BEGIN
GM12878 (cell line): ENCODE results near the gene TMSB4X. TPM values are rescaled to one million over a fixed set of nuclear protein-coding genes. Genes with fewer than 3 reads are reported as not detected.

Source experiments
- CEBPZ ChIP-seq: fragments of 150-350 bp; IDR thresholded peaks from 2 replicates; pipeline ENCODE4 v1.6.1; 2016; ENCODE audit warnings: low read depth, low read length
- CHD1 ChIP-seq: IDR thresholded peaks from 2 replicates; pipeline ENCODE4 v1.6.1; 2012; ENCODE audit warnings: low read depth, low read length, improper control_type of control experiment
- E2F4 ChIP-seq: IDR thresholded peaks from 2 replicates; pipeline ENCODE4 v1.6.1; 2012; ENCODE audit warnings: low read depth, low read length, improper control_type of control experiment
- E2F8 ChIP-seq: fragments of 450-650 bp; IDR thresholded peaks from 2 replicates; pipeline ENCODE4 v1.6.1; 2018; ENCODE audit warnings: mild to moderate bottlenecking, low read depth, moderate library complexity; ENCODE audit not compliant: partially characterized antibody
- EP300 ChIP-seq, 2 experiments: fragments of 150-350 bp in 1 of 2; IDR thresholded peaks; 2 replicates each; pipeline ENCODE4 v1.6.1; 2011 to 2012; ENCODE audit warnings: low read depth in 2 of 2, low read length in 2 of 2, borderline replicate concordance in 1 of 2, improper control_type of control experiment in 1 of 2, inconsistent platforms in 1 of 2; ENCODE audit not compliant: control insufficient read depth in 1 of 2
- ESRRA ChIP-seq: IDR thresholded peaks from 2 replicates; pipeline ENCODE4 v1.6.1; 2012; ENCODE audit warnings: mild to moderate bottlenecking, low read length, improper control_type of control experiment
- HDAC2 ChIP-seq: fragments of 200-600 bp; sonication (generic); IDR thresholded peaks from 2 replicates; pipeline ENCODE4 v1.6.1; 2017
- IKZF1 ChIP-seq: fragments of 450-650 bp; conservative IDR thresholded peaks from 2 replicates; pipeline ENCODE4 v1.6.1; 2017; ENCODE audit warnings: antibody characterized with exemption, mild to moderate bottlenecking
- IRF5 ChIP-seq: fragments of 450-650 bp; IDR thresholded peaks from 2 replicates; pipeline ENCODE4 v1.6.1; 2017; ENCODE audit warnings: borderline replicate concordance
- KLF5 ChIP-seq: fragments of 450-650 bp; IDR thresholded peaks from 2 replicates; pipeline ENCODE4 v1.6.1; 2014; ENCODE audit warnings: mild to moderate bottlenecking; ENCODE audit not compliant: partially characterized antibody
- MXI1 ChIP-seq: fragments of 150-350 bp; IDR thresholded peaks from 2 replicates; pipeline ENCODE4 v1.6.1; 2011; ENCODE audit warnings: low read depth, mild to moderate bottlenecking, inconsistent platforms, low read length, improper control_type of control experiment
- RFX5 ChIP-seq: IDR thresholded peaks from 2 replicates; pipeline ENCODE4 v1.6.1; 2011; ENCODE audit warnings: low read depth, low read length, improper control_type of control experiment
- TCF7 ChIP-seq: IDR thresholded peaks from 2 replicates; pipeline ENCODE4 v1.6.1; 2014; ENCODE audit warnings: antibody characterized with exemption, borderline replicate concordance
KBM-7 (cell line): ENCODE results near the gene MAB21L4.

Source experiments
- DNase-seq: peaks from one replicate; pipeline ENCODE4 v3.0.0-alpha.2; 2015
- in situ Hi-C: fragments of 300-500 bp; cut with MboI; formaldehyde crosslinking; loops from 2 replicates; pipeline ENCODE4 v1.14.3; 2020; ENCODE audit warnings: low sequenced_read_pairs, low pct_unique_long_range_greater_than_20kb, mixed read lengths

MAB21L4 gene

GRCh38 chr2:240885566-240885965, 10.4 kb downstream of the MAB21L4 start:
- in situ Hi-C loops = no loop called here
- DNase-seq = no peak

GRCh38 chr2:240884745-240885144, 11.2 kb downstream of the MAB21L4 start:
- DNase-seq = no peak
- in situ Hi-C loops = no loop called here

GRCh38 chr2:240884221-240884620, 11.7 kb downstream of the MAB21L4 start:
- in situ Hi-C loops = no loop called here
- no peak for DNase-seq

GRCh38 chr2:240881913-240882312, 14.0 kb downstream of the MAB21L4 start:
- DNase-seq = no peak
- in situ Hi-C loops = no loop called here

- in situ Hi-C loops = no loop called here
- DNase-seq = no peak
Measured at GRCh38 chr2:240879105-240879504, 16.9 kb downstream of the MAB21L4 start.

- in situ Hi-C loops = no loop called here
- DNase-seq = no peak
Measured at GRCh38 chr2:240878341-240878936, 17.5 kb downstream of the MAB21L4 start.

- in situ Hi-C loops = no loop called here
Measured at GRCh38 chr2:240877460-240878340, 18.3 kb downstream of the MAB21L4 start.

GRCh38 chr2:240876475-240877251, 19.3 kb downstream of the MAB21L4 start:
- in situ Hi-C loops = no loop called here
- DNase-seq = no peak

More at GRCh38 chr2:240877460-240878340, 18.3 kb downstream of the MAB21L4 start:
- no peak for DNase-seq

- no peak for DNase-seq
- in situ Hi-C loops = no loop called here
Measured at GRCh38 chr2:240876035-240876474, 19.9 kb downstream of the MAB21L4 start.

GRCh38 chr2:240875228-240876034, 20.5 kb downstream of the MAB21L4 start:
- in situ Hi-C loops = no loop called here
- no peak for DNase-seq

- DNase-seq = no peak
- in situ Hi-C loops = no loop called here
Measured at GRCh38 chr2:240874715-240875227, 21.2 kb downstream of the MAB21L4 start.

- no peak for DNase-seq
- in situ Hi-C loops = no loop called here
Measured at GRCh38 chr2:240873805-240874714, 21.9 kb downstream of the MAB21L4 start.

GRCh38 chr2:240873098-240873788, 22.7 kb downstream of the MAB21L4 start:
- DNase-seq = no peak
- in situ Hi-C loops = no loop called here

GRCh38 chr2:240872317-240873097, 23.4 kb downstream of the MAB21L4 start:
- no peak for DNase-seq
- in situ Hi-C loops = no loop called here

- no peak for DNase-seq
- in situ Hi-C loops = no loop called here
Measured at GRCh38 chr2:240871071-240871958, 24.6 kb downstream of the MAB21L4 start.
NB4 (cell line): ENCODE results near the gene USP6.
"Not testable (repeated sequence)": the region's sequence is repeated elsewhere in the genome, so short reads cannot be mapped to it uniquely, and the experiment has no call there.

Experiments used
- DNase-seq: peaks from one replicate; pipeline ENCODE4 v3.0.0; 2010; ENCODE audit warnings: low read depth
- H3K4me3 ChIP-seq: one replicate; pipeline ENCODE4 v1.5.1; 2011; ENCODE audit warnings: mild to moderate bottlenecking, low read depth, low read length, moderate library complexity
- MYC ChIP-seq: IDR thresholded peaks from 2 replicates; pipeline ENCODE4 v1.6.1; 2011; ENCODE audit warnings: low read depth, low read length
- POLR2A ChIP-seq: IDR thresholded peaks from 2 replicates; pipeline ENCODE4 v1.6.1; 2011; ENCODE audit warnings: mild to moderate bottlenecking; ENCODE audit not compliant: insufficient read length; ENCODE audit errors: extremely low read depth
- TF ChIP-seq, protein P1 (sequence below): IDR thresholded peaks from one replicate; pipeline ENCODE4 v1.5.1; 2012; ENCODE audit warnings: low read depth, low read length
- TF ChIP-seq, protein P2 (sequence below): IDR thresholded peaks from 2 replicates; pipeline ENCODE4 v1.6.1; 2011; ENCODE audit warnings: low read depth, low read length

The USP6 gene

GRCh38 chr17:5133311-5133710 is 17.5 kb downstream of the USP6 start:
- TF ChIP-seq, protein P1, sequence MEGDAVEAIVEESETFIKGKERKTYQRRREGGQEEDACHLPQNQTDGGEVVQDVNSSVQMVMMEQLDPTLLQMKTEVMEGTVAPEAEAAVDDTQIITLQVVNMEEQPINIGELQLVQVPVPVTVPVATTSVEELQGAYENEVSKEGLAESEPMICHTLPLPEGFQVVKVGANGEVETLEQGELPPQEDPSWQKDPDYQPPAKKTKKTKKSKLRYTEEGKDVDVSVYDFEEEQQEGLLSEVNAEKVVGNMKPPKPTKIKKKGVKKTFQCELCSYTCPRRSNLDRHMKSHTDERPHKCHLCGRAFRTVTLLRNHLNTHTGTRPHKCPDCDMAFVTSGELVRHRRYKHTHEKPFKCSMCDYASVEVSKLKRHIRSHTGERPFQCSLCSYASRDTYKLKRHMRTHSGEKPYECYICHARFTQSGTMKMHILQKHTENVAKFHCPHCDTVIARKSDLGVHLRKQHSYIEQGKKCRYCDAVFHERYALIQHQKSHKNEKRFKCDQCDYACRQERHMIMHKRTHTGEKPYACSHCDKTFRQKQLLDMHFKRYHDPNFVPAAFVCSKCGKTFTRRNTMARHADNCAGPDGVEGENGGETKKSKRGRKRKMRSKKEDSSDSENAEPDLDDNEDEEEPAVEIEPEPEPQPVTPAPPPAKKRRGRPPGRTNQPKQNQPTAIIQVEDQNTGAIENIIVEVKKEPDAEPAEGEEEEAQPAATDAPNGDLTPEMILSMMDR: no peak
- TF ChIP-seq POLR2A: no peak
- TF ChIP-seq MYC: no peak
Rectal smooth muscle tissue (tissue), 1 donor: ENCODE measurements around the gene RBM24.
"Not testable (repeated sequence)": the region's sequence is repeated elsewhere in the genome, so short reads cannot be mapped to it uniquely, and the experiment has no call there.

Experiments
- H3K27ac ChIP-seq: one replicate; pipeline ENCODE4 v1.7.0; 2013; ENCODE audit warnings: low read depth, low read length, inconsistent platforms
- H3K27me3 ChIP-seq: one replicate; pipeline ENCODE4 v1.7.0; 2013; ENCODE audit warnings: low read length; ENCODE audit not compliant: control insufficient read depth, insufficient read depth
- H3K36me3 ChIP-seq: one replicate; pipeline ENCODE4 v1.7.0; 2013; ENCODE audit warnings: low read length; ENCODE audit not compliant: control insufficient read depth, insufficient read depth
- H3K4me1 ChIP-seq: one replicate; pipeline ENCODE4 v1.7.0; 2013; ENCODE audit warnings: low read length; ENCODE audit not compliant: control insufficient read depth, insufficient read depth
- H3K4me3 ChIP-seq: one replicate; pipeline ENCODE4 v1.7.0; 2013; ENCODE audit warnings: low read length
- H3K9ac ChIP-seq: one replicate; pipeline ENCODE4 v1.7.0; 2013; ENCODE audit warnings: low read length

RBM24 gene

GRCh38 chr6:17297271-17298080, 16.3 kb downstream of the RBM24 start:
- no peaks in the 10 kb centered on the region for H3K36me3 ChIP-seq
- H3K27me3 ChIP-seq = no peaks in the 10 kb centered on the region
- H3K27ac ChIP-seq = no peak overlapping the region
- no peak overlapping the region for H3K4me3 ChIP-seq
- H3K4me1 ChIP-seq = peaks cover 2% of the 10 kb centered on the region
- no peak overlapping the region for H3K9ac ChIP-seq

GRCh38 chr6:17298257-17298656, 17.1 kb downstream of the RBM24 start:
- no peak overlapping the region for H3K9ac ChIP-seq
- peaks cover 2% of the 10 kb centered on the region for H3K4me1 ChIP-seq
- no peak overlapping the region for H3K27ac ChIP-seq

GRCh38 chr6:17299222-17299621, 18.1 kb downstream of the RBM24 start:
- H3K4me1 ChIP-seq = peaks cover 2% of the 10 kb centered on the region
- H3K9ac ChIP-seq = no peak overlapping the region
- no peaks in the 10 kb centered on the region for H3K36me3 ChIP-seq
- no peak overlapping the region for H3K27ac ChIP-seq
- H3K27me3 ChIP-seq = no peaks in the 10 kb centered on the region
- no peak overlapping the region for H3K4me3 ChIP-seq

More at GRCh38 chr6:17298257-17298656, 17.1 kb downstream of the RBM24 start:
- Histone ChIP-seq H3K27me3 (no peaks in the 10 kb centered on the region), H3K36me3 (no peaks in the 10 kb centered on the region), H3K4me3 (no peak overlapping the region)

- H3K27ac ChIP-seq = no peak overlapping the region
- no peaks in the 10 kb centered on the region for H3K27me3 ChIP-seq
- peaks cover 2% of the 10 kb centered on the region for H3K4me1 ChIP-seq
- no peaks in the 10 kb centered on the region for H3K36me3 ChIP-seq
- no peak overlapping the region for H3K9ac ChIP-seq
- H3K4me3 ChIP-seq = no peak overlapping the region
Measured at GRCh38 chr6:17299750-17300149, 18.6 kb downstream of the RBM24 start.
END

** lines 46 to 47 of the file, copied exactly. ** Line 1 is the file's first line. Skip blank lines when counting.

- no peak for DNase-seq
- in situ Hi-C loops = no loop called here